Search

Key Takeaways from the ABA Federal Regulation of Securities Committee Winter Meeting

I recently attended the American Bar Association’s Federal Regulation of Securities Committee Winter Meeting in Washington, D.C. on behalf of HSE. The Federal Regulation of Securities Committee is the largest group of securities law practitioners in the country. Its Winter Meeting is the committee’s premier annual event featuring senior members of the Securities and Exchange Commission (the “SEC”) and FINRA, including SEC Chair Gary Gensler. As Chair Gensler said during his remarks, “good corporate governance is good for issuers and investors alike,” and that was a recurring theme throughout the Winter Meeting.  

Here are my key takeaways from the Winter Meeting:

1. Risk Profile

Be sure to regularly and consistently analyze your risk profile. Assess what risks you are trying to mitigate and ensure that your policies and procedures are appropriately communicated, tailored, updated, and enforced. For example, do you conduct training and, if so, how often? How often do you review your policies and procedures? These and similar hypotheticals were discussed throughout the Winter Meeting and are particularly relevant for companies bringing forward their historical disclosure into the new year.

A senior SEC official put it nicely: “Do what you say and say what you do.”

2. Cybersecurity

Not surprisingly, cybersecurity is and remains a priority for the SEC. Among the issues discussed at the Winter Meeting was what “reasonable” means for making a materiality determination in the aftermath of a cybersecurity incident. Having a written procedure in place can be helpful in ensuring compliance with the SEC’s rules and for supporting the actions taken in response to a cybersecurity incident, which will always be viewed with 20/20 hindsight. Keep in mind that what is material changes over time and is a facts and circumstances determination. In that regard, assessing a cybersecurity risk will feel similar to assessing other long-standing risks like the risk of litigation or environmental risks (and may be similarly frustrating when the lawyers say “it depends”).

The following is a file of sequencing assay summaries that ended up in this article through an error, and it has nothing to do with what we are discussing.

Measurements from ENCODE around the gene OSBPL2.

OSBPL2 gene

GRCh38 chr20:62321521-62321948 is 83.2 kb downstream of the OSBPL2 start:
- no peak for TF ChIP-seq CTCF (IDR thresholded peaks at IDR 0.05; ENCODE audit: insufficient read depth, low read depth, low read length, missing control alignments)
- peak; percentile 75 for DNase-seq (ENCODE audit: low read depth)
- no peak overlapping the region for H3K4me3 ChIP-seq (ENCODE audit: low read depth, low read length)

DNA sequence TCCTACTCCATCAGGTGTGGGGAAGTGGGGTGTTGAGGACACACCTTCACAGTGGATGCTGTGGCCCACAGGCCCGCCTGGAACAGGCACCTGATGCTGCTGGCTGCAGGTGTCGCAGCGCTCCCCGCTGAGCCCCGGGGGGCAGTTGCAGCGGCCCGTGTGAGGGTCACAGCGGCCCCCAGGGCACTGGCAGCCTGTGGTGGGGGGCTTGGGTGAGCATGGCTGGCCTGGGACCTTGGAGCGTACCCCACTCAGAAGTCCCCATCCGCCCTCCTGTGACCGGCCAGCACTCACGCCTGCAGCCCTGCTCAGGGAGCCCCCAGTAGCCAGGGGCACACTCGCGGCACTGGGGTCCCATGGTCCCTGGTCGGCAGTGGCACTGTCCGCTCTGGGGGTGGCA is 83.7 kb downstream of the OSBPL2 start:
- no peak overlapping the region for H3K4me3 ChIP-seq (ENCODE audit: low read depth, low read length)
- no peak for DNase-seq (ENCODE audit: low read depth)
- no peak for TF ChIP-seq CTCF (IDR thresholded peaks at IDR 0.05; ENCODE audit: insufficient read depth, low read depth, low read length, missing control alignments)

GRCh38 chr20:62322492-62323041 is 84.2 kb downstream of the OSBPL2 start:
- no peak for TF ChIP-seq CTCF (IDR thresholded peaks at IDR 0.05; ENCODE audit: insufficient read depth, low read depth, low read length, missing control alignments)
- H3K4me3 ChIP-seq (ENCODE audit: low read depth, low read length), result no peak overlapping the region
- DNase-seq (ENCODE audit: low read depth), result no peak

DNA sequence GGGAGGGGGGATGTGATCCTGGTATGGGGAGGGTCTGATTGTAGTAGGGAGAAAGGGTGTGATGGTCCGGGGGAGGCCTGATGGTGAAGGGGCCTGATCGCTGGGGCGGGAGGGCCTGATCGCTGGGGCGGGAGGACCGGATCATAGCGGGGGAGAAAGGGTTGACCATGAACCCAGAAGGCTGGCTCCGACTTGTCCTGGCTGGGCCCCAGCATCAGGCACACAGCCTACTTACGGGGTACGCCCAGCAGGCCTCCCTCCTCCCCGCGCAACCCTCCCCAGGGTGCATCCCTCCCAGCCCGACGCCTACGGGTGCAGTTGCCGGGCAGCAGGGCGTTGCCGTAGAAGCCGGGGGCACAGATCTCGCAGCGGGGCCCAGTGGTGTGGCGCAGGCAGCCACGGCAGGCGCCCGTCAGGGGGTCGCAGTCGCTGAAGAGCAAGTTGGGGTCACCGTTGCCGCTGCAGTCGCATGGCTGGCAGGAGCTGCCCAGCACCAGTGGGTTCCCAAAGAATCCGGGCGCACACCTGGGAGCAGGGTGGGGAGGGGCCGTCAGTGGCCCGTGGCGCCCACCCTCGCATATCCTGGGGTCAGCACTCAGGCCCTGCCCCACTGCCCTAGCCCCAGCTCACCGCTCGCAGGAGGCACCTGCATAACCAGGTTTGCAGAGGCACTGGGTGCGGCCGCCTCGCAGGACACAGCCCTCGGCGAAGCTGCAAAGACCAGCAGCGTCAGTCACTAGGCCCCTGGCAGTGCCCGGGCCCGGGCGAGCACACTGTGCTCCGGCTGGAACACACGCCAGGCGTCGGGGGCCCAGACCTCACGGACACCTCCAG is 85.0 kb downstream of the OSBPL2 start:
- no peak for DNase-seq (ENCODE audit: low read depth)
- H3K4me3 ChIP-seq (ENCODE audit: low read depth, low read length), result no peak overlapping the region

3. Pay versus Performance

SEC officials acknowledged that the first year of its new pay versus performance rules was, generally, a success. However, absolute compliance with the new rules during the first year was far from perfect, and the SEC anticipates being more strict with respect to adherence during this next cycle. We anticipate close review of pay versus performance disclosure to confirm compliance with the rules and guidance issued by the SEC this Fall.

4. Non-GAAP Measures

Non-GAAP financial measures are numerical measures of performance, financial position, or cash flows that are not calculated in accordance with generally accepted accounting principles (“GAAP”). In December 2022, the SEC released updated guidance on non-GAAP financial measures. The CDIs were focused on the highest areas of non-compliance, which appear to continue to be potential issues for many public companies. Issuers should carefully examine each non-GAAP financial measure used in its SEC filings, earnings releases and investor presentations to verify compliance with the non-GAAP rules.

Additional information about the SEC’s December 2022 guidance updates can be found in our LEGALcurrents, SEC Releases Updated Guidance on Non-GAAP Measures.

5. Consistent and Clear Disclosure

When performing its regular review of a public company, the SEC looks to all publicly available information – a company’s website, its social media accounts, press releases– not just its SEC filings. Ensure that all information disseminated through these various channels is consistent and that it is compliant with the applicable rules.

The SEC is also continuing its focus on eliminating boilerplate disclosure, with one senior SEC official noting, “boilerplate is the investors’ enemy.” Avoid using boilerplate disclosure that, while arguably rule-compliant, may be of little to no value to investors.

6. Proposed Climate Change Rules

The SEC received over 16,000 comment letters (multiples of what it normally receives for proposed rules) for its proposed climate change rules. In the backdrop of the Fifth Circuit’s decision vacating the SEC’s share repurchase rules the SEC is being particularly cautious with the proposed climate change rules and they remain a work in progress.

Additional information about the proposed climate change rules can be found in our LEGALcurrents, The Climate May be Changing for Public Company Disclosure.

If you have any questions about any of these key takeaways, please contact a member of Harter Secrest & Emery’s Securities and Capital Markets or Employee Benefits and Executive Compensation groups.

Attorney Advertising. Prior results do not guarantee a similar outcome. This publication is provided as a service to clients and friends of Harter Secrest & Emery LLP. It is intended for general information purposes only and should not be considered as legal advice. The contents are neither an exhaustive discussion nor do they purport to cover all developments in the area. The reader should consult with legal counsel to determine how applicable laws relate to specific situations. ©2023 Harter Secrest & Emery LLP